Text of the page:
Joined by our amazing Berliner Stevie once more, we began our day by visiting Track 17 at Grunewald Station. Track 17 is the primary location where the Nazis kidnapped deported the Jews of Berlin. The majority of which went to Theresienstadt and later death camps such as Auschwitz. The track was hidden, in a less populous part of town surrounded by a rich forest. Because of this, the Nazis viewed the track as the best location in which Jews could be deported out of the public’s sight. Nowadays, the track features a memorial listing the number and locations of the deportations alongside a monument. Stevie pointed out the Israeli flags nearby, most likely from a memorial gathering a few days prior. Besides this, the area was still filled with bikers and joggers, as well as a small grocery stand. This environment, much like what we saw at the bunker site of Hitler’s suicide, shows how Germany seeks to remember the past while remaining careful not to glorify it. This visit was a nice precursor to the Wannsee house, which we made our way to shortly after.

As we approached the Wannsee house however, it was interesting to note the area in which we were entering. The Wannsee area is a beautiful suburb of Berlin on the shores of the Havel river. The neighborhood was calm and lavish, hardly preparing us for what we were about to experience. The Wannsee Conference was held at this house, property seized by the Schutzstaffel (SS) a few years beforehand. The conference was a meeting of senior officials of Nazi Germany ordered by Obergruppenführer Reinhard Heydrich. The purpose of the meeting was to establish the logistical implementation of the “Final Solution” plan, previously agreed upon by Hitler and other high-ranking officials. Although the conference lasted a mere 90 minutes, the decisions and planning implemented here had an unimaginably destructive impact of Europe, WWII, and society as a whole. When touring the museum on the inside of the building, it was made apparent that something of this caliber could and possibly will happen again. Antisemitism, bigotry and institutionalized violence and oppression did not start with the Holocaust and it will not end with it. The house served as a reminder of scale on which these atrocities were committed. What was simply at short meeting out of thousands at the time, is now remembered as a crucial and devastating part of world history.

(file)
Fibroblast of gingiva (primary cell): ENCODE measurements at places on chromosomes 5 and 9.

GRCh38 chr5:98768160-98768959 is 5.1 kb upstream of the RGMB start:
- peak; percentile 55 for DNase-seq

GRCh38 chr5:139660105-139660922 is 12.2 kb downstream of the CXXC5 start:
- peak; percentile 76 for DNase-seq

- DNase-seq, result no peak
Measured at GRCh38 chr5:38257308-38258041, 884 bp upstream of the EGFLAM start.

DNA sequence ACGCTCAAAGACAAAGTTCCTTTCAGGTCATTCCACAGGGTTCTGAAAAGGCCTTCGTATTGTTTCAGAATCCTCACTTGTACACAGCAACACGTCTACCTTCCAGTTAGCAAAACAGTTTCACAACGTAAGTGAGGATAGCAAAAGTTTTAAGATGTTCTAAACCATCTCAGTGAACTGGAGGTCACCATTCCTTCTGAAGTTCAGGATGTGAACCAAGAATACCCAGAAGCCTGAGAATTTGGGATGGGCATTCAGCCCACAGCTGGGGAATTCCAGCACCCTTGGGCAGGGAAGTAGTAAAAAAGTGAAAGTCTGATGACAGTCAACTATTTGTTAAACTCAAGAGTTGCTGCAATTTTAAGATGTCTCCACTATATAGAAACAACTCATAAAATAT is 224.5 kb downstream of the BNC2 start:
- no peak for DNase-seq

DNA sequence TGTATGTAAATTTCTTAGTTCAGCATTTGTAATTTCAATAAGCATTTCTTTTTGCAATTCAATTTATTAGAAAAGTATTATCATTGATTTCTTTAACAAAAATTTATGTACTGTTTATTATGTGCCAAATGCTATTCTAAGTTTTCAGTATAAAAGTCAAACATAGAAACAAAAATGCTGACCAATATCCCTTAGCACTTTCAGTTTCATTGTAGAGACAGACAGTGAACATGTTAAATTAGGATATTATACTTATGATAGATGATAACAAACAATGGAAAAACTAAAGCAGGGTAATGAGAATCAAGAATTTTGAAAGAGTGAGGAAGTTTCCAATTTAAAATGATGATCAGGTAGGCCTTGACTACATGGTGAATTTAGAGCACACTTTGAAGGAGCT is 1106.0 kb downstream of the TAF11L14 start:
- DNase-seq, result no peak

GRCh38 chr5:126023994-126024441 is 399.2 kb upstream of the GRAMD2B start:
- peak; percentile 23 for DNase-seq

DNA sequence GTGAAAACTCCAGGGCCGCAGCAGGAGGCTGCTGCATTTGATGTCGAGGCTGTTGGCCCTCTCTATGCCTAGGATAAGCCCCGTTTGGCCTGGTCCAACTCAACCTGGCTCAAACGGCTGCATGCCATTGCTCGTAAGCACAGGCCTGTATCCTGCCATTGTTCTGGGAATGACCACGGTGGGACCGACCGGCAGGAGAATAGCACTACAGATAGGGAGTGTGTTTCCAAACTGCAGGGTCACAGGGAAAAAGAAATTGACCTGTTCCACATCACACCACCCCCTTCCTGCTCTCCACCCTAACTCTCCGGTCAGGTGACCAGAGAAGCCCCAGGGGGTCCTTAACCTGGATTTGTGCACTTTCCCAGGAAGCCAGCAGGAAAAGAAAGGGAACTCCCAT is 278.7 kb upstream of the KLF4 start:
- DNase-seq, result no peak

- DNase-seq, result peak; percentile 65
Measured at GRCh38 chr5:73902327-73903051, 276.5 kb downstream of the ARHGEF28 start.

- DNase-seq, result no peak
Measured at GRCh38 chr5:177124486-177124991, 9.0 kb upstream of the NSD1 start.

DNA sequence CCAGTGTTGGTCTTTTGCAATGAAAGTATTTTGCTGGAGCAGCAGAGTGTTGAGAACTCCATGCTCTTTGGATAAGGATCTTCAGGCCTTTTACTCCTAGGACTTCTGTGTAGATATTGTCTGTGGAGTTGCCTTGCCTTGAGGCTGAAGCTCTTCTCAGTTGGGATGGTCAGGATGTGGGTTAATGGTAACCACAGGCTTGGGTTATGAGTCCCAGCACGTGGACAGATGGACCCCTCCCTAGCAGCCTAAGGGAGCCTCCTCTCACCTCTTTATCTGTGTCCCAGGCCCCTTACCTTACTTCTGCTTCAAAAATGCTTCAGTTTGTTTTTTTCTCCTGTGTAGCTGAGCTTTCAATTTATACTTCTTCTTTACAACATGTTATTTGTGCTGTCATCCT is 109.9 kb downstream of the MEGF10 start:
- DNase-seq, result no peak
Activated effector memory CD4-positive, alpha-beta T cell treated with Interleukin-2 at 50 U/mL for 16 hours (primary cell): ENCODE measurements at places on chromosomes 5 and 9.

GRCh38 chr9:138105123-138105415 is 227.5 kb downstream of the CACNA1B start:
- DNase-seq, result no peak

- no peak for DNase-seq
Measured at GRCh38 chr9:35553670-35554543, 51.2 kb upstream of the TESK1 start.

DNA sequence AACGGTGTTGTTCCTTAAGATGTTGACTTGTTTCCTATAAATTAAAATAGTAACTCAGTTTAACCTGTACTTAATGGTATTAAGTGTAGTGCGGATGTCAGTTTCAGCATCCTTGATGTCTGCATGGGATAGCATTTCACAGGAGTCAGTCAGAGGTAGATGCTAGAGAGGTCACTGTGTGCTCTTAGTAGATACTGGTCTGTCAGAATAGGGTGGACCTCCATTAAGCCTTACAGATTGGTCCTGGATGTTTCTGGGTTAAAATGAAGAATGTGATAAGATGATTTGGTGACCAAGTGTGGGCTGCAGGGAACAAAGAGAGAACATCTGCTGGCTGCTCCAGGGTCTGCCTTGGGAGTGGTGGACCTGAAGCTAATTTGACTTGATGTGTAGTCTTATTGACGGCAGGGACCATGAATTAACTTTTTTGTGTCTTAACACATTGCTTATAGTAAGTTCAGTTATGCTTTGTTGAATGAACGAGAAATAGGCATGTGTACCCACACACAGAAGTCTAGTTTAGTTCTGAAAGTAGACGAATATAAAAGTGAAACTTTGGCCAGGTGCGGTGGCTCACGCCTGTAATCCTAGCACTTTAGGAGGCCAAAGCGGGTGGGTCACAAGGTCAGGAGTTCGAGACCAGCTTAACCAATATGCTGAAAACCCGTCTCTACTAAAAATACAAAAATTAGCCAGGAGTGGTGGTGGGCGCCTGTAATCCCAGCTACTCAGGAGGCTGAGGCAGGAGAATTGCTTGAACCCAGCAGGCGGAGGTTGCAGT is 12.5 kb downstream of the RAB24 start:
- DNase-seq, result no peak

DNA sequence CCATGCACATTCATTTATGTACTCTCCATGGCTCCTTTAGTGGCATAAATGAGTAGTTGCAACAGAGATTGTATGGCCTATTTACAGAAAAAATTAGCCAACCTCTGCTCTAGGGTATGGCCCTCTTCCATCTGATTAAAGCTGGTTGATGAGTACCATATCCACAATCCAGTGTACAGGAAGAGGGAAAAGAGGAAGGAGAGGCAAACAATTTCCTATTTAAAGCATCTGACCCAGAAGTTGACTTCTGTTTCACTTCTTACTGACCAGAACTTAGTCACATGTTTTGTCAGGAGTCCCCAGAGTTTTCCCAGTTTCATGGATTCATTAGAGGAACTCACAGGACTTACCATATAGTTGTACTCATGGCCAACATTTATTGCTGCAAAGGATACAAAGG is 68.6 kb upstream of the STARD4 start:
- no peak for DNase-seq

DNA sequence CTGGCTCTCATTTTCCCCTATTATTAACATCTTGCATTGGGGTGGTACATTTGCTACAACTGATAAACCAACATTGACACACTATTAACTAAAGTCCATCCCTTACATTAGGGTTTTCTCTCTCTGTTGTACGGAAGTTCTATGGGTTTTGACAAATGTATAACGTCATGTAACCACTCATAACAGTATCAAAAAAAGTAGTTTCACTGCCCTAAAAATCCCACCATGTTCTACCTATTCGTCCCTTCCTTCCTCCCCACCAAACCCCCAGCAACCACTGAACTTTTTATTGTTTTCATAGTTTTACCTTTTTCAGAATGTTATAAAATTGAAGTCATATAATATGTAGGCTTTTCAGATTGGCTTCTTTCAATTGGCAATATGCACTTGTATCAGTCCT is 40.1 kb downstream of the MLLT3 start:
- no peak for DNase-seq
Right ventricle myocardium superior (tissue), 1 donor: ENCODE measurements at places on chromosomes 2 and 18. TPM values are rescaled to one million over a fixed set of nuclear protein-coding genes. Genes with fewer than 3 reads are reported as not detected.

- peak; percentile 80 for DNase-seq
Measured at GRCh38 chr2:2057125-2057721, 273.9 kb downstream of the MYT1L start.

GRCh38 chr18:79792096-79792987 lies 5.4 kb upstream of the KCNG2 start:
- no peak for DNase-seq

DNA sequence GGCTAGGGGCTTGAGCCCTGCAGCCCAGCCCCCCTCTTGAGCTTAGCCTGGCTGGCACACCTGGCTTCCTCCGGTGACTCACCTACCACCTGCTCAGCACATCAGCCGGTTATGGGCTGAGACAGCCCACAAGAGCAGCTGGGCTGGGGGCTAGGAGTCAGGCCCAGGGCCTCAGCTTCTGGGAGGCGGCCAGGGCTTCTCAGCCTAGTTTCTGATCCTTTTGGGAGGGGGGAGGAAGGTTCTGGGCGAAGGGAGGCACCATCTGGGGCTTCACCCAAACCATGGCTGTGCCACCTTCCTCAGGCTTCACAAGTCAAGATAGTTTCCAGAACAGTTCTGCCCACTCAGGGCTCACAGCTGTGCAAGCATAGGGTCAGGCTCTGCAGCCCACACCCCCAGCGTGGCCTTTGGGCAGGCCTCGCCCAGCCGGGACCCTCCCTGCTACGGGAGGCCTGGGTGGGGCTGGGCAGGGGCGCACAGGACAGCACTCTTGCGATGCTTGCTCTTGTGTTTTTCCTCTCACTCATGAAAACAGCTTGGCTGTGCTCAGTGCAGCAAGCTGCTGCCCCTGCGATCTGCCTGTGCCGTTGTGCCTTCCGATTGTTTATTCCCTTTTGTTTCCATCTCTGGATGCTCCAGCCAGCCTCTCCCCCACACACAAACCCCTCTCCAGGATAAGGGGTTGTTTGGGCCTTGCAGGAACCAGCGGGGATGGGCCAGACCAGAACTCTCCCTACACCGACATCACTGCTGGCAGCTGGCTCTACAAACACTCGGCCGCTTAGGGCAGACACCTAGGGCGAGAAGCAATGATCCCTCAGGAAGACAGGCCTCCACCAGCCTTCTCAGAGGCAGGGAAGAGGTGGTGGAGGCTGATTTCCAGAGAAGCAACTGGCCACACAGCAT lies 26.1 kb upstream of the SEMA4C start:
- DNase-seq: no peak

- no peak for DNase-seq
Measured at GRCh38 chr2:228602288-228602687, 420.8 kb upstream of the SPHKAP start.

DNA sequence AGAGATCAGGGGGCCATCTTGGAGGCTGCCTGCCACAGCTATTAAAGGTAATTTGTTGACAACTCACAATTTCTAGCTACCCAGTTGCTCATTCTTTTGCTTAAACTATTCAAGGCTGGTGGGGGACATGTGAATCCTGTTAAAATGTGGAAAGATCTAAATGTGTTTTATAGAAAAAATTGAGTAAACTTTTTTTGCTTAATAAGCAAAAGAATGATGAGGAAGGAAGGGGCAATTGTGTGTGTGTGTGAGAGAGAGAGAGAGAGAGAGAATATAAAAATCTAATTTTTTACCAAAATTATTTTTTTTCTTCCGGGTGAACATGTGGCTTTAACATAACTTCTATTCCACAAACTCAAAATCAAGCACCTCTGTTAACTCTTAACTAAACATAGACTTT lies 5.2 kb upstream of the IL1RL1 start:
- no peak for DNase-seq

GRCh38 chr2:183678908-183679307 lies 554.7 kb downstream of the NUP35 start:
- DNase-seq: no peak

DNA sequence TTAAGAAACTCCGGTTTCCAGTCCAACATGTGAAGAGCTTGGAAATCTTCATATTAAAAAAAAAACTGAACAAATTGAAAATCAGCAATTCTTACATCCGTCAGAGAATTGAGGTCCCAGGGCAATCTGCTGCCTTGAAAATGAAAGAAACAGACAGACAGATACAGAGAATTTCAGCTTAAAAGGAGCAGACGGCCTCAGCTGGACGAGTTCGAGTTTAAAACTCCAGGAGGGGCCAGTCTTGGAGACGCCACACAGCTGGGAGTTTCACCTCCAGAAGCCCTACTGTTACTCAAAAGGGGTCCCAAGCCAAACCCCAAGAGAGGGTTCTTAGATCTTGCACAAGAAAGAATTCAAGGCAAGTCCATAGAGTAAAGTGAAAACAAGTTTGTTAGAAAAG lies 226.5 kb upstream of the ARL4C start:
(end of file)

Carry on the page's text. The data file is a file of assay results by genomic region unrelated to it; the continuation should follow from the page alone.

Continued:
After leaving the Wannsee house, we made our way to a biker restaurant and indulged on some homestyle German food. We then made our way to the German Federal Foreign Office. As we were walking in, it was interesting to see a world cup viewing area, complete with a giant tv and refreshments. We then made our way to the briefing room at were greeted by a high-level official rom the Office of European Correspondent. Our briefer began by describing her role within the MFA and how her office coordinates between German’s Minister of Foreign Affairs and the European Union. The office was busy as the EU would hold a FA ministerial meeting the following Monday, a monthly attempt to coordinate member-state foreign policy according to the Common Foreign and Security Policy (CFSP) and bring awareness to various issues of concern. We then moved into Q&A and discussed several current topics include migration, tariffs, and the Iran Deal. Many of us asked similar questions to those we asked in Brussels as it was interesting to hear the purely German perspective on various topics. In the realm of security and tariffs, Germany has distinctive positions, somewhat contrary to those of France and the rest of the EU. Exploring this dynamic was an interesting way to examine the issues from varying perspectives. We then delved into the transatlantic relationship and specifically, the German-US relationship which has transitioned from the Obama-Merkel bond towards a weaker relationship. We finished up with a few more questions, putting a busy and informative week in Berlin behind us.